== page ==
Pls can someone explain what is going on here

var printNumTwo;
for (var i = 0; i < 3; i++) {
  if (i === 2) {
    printNumTwo = function() {
      return i;
    };
  }
}
console.log(printNumTwo());

So, you first start out by creating a variable called printNumTwo.
The for loop will start at 0 which is i=0 and then evertime the loop completes i will add one to itself
then you are checking if i is the same number as 2
if that is correct then you assign the variable printNumTwo a function that returns i which in this case will be the number 3

Finally, you are logging that to the console to show the value that printNumTwo is holding

Wow! your explanation is so nice but what I don’t understand is why is it returning 3 instead if 2.

It can be confusing. So, right now the way the loop is set up it will loop 3 times before returning anything. So after every loop it adds one to itself, and right now there is nothing stopping the loop at the second loop. All the code is saying is on the second loop make a function that returns the i value. Because it loops three times the value will always be three

you could do something like this

var printNumTwo;
for (var i = 0; i < 3; i++) {
  if (i === 2) {
  printNumTwo = i;
  }
}
console.log(printNumTwo);

This says that once the i value gets to 2
store that value in the variable you created.
The loop will continue to lopp for a third time, but it will not change the variable value because we told the code to make that second loop our value

Once you get further in javascript you will see that returns can stop a loop, but that happens when a return is inside a function. Sort of what you originally had, but the loop also needs to be inside a function like this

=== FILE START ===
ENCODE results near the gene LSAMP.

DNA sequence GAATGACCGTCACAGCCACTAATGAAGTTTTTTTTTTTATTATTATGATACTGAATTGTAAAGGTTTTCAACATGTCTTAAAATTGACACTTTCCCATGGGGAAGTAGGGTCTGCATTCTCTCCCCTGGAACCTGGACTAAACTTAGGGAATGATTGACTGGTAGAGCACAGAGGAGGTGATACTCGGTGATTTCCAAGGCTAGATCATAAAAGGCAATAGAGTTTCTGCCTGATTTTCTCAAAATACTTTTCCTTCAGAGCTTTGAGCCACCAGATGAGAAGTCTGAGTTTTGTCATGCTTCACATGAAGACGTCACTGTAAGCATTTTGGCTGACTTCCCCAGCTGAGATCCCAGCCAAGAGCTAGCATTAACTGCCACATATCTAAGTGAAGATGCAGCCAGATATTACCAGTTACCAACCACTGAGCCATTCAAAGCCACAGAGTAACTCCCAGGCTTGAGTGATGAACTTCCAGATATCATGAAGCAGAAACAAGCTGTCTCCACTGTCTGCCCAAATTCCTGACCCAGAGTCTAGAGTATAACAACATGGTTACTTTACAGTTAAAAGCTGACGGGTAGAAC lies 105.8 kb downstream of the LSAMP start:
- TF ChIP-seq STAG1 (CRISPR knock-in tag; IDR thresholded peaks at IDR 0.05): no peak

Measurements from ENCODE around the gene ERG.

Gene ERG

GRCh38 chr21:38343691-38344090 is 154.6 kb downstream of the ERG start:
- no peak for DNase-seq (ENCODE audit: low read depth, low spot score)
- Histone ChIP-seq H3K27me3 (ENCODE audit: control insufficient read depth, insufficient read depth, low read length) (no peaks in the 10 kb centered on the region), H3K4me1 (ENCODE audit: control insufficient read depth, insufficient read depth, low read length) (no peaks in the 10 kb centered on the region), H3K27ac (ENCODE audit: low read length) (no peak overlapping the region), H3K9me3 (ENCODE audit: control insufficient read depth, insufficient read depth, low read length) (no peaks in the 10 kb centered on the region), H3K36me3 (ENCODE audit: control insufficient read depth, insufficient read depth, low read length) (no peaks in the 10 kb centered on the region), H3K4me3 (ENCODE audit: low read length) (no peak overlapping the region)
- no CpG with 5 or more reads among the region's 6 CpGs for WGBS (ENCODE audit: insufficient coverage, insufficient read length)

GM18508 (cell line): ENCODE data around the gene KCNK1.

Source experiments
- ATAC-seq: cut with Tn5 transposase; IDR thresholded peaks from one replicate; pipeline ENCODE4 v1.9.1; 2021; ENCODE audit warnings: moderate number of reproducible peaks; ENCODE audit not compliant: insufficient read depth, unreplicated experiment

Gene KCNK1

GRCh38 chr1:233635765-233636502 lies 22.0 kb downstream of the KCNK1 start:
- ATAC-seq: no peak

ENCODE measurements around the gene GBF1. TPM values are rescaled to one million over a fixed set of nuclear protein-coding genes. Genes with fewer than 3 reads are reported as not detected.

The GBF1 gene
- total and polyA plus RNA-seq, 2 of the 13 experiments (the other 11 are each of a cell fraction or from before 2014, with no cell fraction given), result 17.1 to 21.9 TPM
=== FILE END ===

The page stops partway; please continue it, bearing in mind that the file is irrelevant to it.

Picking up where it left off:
var printNumTwo = function() {
for (var i = 0; i < 3; i++) {
  if (i === 2) {
        return i;
    }
  }
}
console.log(printNumTwo());

Once i ===2 here the loop will stop dead in its track and not loop a third time because of that return statement

Part of what you are seeing is that var is a bit wonky…

var printNumTwo;
for (var i = 0; i < 3; i++) {
  if (i === 2) {
    printNumTwo = function() {
      return i;
    };
  }
}
console.log(printNumTwo());

In this code, i is reused on every single loop iteration, so the i in the definition of printNumTwo is the same i that has its value increased.

But if we make a small change:

var printNumTwo;
for (let i = 0; i < 3; i++) {
  if (i === 2) {
    printNumTwo = function() {
      return i;
    };
  }
}
console.log(printNumTwo());

now each loop iteration has ‘its own’ i, so the value of i for the definition of printNumTwo is not changed.

Wow! Your explanations had been really helpful. Thanks so much for taking your time .

Maybe we could be friends so you help me out when I encounter problems again
I am actually new to JavaScript and I hope to be true with all freeCodeCamp challenges in three months from now.

Is there a medium we could converse with?

This forum and the freeCodeCamp chat platforms are pretty good for talking about learning programming :slight_smile: